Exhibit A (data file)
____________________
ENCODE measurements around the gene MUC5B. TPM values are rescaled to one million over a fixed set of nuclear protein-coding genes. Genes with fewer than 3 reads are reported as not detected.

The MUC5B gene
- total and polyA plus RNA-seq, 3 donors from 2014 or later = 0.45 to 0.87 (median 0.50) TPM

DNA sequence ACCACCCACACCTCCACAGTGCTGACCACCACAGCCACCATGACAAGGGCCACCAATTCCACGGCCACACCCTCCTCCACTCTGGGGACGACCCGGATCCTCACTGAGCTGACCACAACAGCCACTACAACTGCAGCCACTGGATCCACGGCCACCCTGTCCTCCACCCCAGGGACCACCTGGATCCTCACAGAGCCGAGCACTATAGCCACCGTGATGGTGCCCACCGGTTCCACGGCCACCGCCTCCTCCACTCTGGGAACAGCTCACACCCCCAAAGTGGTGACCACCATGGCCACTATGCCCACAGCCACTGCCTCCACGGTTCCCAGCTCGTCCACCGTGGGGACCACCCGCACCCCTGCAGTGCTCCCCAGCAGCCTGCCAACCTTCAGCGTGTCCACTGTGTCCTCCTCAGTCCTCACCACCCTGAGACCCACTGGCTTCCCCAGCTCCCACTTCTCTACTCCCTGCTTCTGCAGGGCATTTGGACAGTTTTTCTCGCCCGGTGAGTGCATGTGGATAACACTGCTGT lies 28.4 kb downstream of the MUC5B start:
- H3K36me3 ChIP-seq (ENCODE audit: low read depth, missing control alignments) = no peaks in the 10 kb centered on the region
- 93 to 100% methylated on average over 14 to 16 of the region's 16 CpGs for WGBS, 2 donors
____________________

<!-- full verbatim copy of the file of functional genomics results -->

ENCODE measurements around the gene MUC5B. TPM values are rescaled to one million over a fixed set of nuclear protein-coding genes. Genes with fewer than 3 reads are reported as not detected.

The MUC5B gene
- total and polyA plus RNA-seq, 3 donors from 2014 or later = 0.45 to 0.87 (median 0.50) TPM

DNA sequence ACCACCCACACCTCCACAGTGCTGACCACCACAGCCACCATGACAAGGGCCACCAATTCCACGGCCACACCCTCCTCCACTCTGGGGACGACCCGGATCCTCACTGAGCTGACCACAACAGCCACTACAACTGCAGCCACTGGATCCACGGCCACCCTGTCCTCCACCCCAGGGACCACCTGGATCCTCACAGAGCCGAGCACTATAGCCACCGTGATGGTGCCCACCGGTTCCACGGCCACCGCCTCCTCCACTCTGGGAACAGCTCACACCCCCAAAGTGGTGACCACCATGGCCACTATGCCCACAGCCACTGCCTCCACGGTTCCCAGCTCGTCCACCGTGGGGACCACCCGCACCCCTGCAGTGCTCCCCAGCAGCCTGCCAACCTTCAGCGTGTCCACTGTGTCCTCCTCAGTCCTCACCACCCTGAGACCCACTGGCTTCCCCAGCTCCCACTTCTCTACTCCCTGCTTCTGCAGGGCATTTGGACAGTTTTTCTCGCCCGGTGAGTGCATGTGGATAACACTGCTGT lies 28.4 kb downstream of the MUC5B start:
- H3K36me3 ChIP-seq (ENCODE audit: low read depth, missing control alignments) = no peaks in the 10 kb centered on the region
- 93 to 100% methylated on average over 14 to 16 of the region's 16 CpGs for WGBS, 2 donors